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kyle schwarber featureIn the week after the draft, there’s always a quick run on high round picks signing and getting their professional careers underway. Usually, when guys sign in the few days after the draft, it’s pretty reasonable to conclude that they’d already discussed signing parameters with the team that picked them, and it was just a matter of a physical and some documents before the deal could be announced. To date, as many eight to ten first rounders have agreed to a deal, depending on your source.

And I know what you’re wondering: if Chicago Cubs first round pick Kyle Schwarber was an under slot selection, such that presumably the Cubs knew precisely how much it would take to sign him, why isn’t a deal done already? To you, I say: hold your horses (delayed pun right there … just wait for it). First, we know that Schwarber came to Chicago this weekend, presumably to effectuate the physical/signing process, so there’s no reason to be concerned. Second, the draft just finished a few days ago, and short season leagues don’t even start until the end of this week. It’s really not a big deal if finalizing the signing takes a week or so (or even a bit longer). The Cubs will have plenty of time to figure out their other signings (the deadline isn’t until mid-July), and Schwarber will have plenty of time to play some pro ball this season.

In the end, we’ll probably learn of a deal at some point this week (indeed, just now on the Kap and Haugh show, GM Jed Hoyer suggested an announcement could be coming as soon as today), and Schwarber’s signing bonus is likely to be in the $3 million to $3.6 million range, based on where he likely would have slid if the Cubs hadn’t selected him. Nick Gordon, the high school shortstop taken immediately after Schwarber reportedly got slot for the fifth selection – $3.851 million – but I don’t see that artificially raising Schwarber’s price tag (i.e., the fourth pick, in this situation, doesn’t have to “beat” the fifth pick).

Just have a little patience, and we’ll find out most of what we want to know soon enough.

As for other Schwarber bits …

  • Cubs VP of Scouting and Player Development Jason McLeod hit up a number of media outlets in the past week, extolling the virtues of the club’s top pick. He surprised folks after the first day of the draft, saying that Schwarber was number two on the Cubs’ board, behind only top pick Brady Aiken. Some are skeptical, but McLeod told Sahadev Sharma that it’s the truth. “I’ve always said, beauty is in the eye of the beholder, that certainly holds true in the draft,” McLeod said, per Sharma’s ESPN report. “There may have been teams that had Kyle Schwarber 10th or 15th on their list, but, like I said, he was No. 2 on ours. You do your work on the signability, for sure, and what you think a player will sign for, you have those kinds of discussions. But that’s not what’s going to be the determining factor for us on where we’re going to place a guy on the board or if we’ll pick him.”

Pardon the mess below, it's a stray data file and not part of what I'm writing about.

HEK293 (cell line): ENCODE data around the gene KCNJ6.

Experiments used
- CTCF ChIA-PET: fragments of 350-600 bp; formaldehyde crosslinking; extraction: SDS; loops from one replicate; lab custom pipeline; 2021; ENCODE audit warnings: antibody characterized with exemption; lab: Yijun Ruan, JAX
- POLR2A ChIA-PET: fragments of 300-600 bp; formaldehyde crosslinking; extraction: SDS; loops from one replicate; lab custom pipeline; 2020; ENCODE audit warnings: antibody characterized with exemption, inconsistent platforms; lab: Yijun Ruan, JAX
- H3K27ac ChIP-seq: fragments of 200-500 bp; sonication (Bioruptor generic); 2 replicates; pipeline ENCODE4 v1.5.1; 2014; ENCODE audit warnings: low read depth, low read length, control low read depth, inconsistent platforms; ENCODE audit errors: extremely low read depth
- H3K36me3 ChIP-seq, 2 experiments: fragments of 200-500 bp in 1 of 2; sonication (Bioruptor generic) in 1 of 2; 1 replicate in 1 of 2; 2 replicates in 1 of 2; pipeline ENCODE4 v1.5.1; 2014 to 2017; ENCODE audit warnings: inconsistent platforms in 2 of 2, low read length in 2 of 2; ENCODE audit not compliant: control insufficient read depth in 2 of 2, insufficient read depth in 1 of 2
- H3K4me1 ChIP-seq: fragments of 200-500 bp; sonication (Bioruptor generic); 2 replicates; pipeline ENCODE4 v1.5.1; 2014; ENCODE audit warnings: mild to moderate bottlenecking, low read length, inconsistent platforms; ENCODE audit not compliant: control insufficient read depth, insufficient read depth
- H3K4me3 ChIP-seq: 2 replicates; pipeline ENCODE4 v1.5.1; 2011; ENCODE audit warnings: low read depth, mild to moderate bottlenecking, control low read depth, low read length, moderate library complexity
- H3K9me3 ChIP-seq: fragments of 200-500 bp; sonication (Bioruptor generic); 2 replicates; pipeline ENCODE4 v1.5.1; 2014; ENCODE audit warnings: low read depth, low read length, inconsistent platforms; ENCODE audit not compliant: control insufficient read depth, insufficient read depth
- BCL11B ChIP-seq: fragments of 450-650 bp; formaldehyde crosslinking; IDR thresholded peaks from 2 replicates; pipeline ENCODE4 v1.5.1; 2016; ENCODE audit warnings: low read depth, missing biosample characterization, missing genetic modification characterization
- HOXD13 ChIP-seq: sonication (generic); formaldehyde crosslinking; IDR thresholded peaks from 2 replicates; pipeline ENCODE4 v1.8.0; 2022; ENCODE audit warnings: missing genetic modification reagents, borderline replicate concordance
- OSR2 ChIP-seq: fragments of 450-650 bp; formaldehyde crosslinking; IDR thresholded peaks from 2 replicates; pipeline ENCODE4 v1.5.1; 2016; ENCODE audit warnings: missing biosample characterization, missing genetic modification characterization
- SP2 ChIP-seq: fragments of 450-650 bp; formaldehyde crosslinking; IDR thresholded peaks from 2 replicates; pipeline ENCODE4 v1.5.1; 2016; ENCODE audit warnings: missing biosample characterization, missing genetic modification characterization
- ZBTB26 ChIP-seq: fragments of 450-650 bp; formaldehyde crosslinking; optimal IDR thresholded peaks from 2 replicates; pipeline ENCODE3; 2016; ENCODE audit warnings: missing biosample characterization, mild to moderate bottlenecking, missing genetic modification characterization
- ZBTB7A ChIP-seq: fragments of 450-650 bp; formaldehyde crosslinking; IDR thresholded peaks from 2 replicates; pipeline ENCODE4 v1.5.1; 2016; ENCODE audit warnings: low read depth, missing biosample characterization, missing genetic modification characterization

• Although the Cubs do think Schwarber can move quickly, given his advanced approach at the plate and college experience, McLeod was quick to remind folks, essentially, that Kris Bryant is a freak, and that shouldn’t be the expectation for Schwarber.
  • Speaking of moving quickly, I still wonder about Schwarber’s position. I’ve been discussing him flatly as an outfielder, because I do think it’s highly likely that’s where he winds up in short order. That is, in part, because you do want to see the bat move quickly. Catchers – and their catching skills – tend to develop slowly, with the defense far lagging the offense. That can be a problem if you’re trying to move the bat up to more challenging levels to continue the development there. That, combined with the health risks of catching, is why you see so many top catcher bats moved to another position at the low levels of the minors. I still expect that’ll the case with Schwarber, howeva …
  • Schwarber’s college coach tells the Tribune, “I know the Team USA coaches weren’t sure what to expect last summer, and scouts wondered about his ability to catch. But they came to me later and said, ‘You know what? I’m not sure he can’t catch.’” He’s rather convinced that Schwarber can be a catcher in the pros, though college coaches often feel very strongly about their players. If Schwarber could stick at catcher, it would certainly be tantalizing to try and keep him there, given the bat profile. But he’d have to be able to move relatively quickly on his catching skills.
  • I did hear McLeod on one of his radio appearances say that they’ll give Schwarber some time behind the plate when he starts out, presumably at Boise (after a brief adjustment period at rookie ball), but he’ll also rotate to the outfield. McLeod mentioned that Schwarber’s personality and leadership skills are very well-suited to catcher, and it is something that Schwarber really enjoys. But, to paraphrase McLeod, the Cubs drafted him for his bat.
  • Lastly, about holding those horses:

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